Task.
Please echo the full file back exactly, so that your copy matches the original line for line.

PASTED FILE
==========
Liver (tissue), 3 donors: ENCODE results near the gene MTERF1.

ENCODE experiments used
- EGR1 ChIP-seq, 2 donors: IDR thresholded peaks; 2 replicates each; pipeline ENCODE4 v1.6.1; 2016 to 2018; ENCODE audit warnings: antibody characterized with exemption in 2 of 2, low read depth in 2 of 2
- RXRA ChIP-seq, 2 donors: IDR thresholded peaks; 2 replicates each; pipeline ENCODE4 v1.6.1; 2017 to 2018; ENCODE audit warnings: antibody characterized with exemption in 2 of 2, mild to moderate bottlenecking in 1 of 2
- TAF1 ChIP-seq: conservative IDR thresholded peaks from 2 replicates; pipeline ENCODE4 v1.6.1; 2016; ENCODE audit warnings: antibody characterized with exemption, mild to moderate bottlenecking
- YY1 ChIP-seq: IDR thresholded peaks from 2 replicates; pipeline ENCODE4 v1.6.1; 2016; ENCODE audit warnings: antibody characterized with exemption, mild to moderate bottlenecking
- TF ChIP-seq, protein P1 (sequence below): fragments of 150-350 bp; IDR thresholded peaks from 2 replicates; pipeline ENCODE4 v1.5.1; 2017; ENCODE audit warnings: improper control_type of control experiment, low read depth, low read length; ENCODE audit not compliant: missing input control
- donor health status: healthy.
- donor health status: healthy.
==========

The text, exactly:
Liver (tissue), 3 donors: ENCODE results near the gene MTERF1.

ENCODE experiments used
- EGR1 ChIP-seq, 2 donors: IDR thresholded peaks; 2 replicates each; pipeline ENCODE4 v1.6.1; 2016 to 2018; ENCODE audit warnings: antibody characterized with exemption in 2 of 2, low read depth in 2 of 2
- RXRA ChIP-seq, 2 donors: IDR thresholded peaks; 2 replicates each; pipeline ENCODE4 v1.6.1; 2017 to 2018; ENCODE audit warnings: antibody characterized with exemption in 2 of 2, mild to moderate bottlenecking in 1 of 2
- TAF1 ChIP-seq: conservative IDR thresholded peaks from 2 replicates; pipeline ENCODE4 v1.6.1; 2016; ENCODE audit warnings: antibody characterized with exemption, mild to moderate bottlenecking
- YY1 ChIP-seq: IDR thresholded peaks from 2 replicates; pipeline ENCODE4 v1.6.1; 2016; ENCODE audit warnings: antibody characterized with exemption, mild to moderate bottlenecking
- TF ChIP-seq, protein P1 (sequence below): fragments of 150-350 bp; IDR thresholded peaks from 2 replicates; pipeline ENCODE4 v1.5.1; 2017; ENCODE audit warnings: improper control_type of control experiment, low read depth, low read length; ENCODE audit not compliant: missing input control
- donor health status: healthy.
- donor health status: healthy.